That’s strange, because 73 degrees in Florida is BEAUTIFUL out and doesn’t feel hot at all. I say let them finish the race, and stand by in case someone is feeling ill. SO PROUD OF YOU THOUGH!! CONGRATULATIONS!! 🙂

    • April 11, 2011 3:39 pm

      Yes, 73 was beautiful when you weren’t running. But you have to remember that it feels about 20 degrees hotter when you are running. Additionally, it was up to 90 degrees by noon, and these runners would have still been out there! It’s a tough call!

  6. McKenzie permalink
    April 11, 2011 4:00 pm

    Congrats Clare on finishing!! During the holy half it was 83 degrees and it felt even hotter! I saw three people passed out from heat exhaustion with paramedics on my second loop. There were also at least 10 people I heard of who went to the hospital from heat exhaustion. So while it is a huge bummer, I think it was for the best, especially since it got so hot in the afternoon and with the heat people’s paces were definitely thrown off!

  7. April 11, 2011 4:16 pm

    I dreaded going up and down the stairs after my marathon; it was SO painful!!

  8. April 11, 2011 4:28 pm

    oh my gosh i would have been SO upset!! all that hard work then to not be able to finish!! i mean i guess i would just do my own marathon on a separate day to prove i could do it.. but that woul dbe horrible! ihope your appetite comes back!

  9. Paulie D. permalink
    April 11, 2011 5:09 pm

    The race organizers had a tough decision to make. Runners who need five or six hours to complete the course probably are the least fit, otherwise they would finish sooner. With the humidity in St. Louis that seems almost ever present and temperatures soaring into the 90s by noon, I think the race directors opted to reduce the risk of death and heat stroke for the participants. (I once saw a runner collapse and he nearly died during the Marine Corps Marathon. Without emergency responders administering CPR almost immediately, I later learned from a newspaper reporter who interviewed me for an article that various sources told him that the runner almost certainly would have died.) A disappointed runner is better than a hospitalized runner or, God forbid, a dead runner. I am glad you were one of the female rabbits in the race and that you bounded across the finish line as quickly as you made it. Here’s a tip: Take stairs backwards for the next few days, if you need to use them. Try it; you’ll be surprised how much pain it helps to avoid in your quads. Just don’t fall!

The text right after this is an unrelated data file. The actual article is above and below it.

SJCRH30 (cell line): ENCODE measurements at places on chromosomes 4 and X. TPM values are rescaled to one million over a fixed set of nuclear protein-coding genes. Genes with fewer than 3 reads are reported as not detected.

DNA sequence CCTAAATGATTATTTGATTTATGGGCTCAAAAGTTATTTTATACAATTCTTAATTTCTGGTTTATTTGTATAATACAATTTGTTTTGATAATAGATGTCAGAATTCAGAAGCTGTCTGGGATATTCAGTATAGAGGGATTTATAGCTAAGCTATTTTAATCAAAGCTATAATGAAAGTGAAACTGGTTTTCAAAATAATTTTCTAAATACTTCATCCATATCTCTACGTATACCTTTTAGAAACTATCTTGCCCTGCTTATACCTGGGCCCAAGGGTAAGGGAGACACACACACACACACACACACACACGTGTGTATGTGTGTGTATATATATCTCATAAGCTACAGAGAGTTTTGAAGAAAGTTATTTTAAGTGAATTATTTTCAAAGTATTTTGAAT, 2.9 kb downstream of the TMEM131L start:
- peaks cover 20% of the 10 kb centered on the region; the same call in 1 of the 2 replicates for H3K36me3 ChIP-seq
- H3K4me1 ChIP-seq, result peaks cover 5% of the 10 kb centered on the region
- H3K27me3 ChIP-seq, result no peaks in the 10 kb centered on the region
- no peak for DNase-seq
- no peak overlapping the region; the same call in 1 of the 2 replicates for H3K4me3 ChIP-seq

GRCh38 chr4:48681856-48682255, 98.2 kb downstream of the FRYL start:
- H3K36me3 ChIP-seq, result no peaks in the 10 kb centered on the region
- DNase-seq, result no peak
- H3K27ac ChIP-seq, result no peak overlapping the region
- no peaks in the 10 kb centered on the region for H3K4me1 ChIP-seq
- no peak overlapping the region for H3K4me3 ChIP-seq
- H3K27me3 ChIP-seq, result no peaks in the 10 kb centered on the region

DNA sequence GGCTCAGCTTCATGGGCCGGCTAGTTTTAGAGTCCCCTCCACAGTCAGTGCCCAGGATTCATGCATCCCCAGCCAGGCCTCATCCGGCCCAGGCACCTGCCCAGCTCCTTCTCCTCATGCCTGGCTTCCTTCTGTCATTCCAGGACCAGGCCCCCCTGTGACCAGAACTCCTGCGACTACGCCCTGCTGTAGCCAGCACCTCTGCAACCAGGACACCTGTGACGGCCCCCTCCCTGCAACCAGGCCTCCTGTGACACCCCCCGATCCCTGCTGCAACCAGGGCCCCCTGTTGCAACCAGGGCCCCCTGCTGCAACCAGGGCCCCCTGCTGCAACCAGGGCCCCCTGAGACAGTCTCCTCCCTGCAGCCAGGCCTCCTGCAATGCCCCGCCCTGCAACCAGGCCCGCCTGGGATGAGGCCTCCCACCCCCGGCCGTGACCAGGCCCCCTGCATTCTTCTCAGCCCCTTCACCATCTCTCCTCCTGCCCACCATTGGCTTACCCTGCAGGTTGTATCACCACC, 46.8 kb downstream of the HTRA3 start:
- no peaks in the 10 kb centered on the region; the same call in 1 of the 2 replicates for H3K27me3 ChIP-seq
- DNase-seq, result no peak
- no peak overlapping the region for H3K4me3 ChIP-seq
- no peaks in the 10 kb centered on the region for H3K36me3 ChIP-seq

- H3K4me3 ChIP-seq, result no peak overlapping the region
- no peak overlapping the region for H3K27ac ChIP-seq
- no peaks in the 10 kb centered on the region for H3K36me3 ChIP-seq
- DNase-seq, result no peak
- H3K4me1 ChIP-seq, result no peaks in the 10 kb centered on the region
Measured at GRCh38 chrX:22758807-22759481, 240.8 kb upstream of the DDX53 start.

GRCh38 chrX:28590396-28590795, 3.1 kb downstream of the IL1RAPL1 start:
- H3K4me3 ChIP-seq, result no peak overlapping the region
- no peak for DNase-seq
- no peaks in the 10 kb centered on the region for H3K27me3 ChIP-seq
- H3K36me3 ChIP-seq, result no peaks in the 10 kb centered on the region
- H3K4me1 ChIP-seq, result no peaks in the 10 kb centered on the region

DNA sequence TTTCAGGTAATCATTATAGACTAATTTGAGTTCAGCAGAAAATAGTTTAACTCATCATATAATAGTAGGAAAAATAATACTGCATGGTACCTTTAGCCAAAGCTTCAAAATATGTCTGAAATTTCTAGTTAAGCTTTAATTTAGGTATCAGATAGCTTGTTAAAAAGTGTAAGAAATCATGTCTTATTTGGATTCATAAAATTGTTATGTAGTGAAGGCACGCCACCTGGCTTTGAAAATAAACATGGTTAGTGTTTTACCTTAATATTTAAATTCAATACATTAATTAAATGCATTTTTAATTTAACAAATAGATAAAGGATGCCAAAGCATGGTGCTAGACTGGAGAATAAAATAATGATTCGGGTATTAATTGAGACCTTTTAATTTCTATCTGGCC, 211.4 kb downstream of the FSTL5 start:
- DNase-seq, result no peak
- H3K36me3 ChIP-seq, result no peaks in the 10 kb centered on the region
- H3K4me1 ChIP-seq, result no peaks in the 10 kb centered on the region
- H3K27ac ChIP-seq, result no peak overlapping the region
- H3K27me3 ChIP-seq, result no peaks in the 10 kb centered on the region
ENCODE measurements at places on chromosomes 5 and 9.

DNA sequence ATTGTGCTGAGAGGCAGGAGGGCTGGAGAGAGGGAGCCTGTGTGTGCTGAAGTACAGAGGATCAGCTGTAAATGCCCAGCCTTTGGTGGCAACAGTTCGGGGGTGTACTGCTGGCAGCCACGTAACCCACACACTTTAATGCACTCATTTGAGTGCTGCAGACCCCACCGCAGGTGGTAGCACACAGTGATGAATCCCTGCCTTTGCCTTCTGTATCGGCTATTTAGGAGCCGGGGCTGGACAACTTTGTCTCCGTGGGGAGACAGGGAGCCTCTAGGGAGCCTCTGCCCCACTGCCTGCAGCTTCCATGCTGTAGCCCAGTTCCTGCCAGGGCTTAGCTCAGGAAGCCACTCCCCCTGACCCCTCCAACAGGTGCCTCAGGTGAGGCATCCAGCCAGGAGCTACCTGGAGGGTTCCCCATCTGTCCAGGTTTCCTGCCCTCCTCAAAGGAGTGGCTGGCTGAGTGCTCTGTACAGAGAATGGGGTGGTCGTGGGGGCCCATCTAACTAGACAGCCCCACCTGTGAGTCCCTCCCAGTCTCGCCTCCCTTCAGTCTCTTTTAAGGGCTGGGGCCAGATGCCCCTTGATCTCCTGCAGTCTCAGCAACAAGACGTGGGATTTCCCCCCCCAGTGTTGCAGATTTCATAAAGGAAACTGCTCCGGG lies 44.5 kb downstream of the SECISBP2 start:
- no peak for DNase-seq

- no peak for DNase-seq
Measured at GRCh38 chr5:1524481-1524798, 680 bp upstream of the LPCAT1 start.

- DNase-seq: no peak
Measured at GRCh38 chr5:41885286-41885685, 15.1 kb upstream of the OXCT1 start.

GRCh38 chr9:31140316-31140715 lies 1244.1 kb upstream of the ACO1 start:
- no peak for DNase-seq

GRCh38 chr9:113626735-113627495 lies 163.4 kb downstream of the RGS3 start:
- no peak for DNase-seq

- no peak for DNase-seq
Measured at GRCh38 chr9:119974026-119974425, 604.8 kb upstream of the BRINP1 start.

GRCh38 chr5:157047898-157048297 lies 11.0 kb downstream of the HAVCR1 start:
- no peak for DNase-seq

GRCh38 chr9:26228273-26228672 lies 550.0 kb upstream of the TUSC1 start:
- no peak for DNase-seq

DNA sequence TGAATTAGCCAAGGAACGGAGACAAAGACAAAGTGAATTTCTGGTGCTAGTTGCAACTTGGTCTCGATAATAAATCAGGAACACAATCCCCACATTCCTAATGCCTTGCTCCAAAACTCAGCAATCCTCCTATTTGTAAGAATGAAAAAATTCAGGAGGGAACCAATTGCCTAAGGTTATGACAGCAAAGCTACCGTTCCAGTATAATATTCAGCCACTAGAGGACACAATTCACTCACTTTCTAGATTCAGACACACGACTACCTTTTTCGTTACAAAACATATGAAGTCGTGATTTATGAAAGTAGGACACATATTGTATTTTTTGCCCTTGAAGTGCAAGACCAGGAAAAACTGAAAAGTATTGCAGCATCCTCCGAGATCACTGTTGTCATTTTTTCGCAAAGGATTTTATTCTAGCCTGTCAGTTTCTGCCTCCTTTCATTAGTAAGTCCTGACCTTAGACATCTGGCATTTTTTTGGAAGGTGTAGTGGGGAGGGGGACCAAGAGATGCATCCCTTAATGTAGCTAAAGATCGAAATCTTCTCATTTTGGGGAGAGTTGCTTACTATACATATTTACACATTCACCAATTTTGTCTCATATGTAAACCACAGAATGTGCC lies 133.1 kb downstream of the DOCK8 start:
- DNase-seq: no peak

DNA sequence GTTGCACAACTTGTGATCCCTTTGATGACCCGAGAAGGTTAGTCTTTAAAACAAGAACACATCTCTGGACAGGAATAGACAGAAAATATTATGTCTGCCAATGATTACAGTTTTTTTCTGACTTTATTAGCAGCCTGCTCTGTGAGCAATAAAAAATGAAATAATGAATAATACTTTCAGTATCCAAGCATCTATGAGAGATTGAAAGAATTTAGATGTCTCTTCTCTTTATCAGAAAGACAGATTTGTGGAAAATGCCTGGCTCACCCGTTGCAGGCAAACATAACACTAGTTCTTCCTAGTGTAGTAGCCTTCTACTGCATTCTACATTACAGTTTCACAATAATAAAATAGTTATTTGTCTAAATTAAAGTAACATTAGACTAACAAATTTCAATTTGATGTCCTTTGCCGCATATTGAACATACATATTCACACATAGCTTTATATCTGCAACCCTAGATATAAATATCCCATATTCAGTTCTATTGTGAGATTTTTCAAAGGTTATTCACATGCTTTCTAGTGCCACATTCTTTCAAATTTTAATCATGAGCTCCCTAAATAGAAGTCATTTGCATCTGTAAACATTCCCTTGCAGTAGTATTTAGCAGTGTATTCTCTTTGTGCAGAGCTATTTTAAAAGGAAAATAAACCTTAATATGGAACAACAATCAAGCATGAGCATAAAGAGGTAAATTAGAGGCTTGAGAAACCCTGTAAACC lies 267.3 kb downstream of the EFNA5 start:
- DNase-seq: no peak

10. April 11, 2011 5:44 pm

    That’s definitely a hard decision for them to make. Although 73 SOUNDS wonderful, when you’re already conquering such a physical feat, it can be a lot for your body to handle. I assume most people trained inside or in the winter and weren’t used to the water too. Sun beating down on you can be extremely tiring and I guess it’s better to be safe than sorry, although it would definitely be disappointing to be one of those runners.

  11. April 11, 2011 6:19 pm

    Hmm definitely a tough question! I understand why they did this for the runner’s safety but if I had trained for this particular race and then had it cut short I would have been so upset! When you first thing of 73 degrees, that sounds like a pleasant temp, but you’re right that’s quite warm to run in, especially 26 miles!

  12. April 11, 2011 6:36 pm

    The 73 degree temp was actually the wet bulb temperature. Here is the story: Wet bulb temperature was less than the actual temperature we experienced – it was into the 80s by noon, with high humidity.

    I think it was absolutely the right thing to cut the race short. I have NEVER seen so many people being taken off a race on a stretcher with IV or sidelined and being given oxygen.

    On a less serious note, the price for the half marathon was $5 less when I registered. I’m glad I didn’t pay the extra $5! I would have been in a world of hurt.

  13. April 13, 2011 8:40 am

    ugh- first- congratulations on your marathon! I’m new to commenting so I have been back tracking to get to your post about it! I would have been SO disappointed if I had to turn around! I have run in 96* weather though and it certainly depends on how you are acclimated, but 73* seems rather cautious! Better safe than sorry I guess!